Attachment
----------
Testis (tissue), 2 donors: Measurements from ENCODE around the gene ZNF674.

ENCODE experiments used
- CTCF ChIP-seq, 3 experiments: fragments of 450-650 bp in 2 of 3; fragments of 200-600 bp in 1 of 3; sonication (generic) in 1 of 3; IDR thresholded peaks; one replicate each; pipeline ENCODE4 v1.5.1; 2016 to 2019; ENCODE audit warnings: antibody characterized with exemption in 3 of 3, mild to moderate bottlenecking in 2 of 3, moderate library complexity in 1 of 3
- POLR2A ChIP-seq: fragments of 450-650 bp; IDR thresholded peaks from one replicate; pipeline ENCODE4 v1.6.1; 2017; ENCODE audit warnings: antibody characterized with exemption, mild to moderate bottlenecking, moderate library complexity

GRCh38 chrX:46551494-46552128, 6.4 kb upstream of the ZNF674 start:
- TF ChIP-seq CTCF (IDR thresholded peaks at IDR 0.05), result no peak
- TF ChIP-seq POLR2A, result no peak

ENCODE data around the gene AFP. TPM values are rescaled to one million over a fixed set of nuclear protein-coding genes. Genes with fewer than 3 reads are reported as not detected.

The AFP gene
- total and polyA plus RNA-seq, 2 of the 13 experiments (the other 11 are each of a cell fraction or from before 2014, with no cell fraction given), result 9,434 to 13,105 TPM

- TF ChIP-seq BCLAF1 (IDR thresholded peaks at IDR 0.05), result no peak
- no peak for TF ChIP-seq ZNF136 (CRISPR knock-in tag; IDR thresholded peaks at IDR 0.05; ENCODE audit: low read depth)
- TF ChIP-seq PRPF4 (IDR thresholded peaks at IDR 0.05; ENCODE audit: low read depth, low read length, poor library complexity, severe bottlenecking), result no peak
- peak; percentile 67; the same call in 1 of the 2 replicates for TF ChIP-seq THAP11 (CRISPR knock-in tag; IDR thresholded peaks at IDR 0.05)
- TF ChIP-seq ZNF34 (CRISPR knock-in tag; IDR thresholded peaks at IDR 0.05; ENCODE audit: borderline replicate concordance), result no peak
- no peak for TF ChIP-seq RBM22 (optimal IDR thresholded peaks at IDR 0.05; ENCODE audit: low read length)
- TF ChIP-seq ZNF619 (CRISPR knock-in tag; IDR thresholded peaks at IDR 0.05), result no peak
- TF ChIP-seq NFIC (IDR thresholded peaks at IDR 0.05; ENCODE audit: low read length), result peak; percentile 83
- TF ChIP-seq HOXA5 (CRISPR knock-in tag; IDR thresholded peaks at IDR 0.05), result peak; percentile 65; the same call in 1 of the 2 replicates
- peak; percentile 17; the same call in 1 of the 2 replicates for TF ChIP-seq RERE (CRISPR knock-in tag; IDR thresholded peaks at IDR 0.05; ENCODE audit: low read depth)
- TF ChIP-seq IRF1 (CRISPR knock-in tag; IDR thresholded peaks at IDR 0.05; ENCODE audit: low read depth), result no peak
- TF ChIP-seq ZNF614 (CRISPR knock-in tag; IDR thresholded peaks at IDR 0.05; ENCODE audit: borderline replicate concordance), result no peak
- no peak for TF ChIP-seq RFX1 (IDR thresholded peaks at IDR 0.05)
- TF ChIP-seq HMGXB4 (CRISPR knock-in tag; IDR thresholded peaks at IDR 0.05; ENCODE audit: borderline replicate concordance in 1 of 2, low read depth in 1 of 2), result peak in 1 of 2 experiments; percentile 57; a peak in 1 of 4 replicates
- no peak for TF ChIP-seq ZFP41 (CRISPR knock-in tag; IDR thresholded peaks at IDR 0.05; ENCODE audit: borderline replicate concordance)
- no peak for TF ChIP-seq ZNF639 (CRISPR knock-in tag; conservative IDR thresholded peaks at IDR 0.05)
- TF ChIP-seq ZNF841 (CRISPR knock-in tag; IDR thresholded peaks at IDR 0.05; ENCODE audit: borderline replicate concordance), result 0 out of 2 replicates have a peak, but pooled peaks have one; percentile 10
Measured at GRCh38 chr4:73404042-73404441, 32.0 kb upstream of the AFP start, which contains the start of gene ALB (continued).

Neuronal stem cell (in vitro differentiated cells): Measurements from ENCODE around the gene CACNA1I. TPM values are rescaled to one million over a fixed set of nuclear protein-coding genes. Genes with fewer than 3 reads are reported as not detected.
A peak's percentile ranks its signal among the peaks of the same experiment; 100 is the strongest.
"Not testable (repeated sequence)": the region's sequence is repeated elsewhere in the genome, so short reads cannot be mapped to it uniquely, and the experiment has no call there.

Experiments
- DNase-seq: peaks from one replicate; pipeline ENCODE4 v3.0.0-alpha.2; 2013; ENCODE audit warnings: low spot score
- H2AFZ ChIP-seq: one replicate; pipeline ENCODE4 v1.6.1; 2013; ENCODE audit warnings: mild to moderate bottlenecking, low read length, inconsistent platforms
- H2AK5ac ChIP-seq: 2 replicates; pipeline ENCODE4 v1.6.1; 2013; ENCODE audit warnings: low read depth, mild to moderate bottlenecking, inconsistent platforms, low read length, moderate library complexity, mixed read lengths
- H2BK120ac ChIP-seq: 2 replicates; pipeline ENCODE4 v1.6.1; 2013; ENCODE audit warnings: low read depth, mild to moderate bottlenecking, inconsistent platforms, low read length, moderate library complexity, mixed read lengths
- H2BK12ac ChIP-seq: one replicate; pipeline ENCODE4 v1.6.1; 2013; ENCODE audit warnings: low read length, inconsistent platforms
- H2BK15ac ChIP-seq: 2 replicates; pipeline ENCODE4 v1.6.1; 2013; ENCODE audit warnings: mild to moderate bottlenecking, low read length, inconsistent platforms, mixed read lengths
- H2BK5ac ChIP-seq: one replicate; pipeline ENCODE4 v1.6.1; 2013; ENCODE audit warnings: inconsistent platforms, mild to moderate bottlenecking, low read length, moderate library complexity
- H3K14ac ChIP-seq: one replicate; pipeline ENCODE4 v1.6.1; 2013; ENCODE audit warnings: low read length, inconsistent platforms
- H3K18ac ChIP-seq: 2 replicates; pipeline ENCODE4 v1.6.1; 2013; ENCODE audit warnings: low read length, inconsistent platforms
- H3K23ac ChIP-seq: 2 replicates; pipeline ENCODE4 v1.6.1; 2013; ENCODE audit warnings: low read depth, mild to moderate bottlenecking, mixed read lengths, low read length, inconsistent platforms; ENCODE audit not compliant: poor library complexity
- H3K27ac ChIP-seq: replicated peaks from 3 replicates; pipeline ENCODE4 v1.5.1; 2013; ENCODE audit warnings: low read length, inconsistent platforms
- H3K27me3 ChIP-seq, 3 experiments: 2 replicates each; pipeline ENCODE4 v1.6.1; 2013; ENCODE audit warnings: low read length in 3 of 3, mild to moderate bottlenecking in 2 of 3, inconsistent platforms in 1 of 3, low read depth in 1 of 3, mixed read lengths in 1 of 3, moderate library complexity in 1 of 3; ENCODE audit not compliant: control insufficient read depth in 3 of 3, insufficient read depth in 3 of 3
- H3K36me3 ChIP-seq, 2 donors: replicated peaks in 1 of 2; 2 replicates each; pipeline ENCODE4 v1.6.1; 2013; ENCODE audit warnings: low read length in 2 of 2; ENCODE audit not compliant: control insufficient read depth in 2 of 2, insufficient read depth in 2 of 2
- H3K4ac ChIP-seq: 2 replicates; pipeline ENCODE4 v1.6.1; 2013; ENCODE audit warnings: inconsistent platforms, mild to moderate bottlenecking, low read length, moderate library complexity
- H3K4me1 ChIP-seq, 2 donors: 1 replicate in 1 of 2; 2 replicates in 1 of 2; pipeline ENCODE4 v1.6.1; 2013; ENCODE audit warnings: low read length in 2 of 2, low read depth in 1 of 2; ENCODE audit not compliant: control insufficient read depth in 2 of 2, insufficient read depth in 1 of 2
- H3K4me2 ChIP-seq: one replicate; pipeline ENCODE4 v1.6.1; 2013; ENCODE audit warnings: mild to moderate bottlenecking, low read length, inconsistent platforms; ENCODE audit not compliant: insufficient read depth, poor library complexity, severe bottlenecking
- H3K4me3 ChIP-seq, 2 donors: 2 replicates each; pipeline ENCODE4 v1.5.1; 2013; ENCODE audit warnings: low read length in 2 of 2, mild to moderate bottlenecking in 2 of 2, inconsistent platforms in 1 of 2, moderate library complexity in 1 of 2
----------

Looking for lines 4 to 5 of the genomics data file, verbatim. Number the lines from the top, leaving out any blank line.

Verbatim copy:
- POLR2A ChIP-seq: fragments of 450-650 bp; IDR thresholded peaks from one replicate; pipeline ENCODE4 v1.6.1; 2017; ENCODE audit warnings: antibody characterized with exemption, mild to moderate bottlenecking, moderate library complexity

GRCh38 chrX:46551494-46552128, 6.4 kb upstream of the ZNF674 start: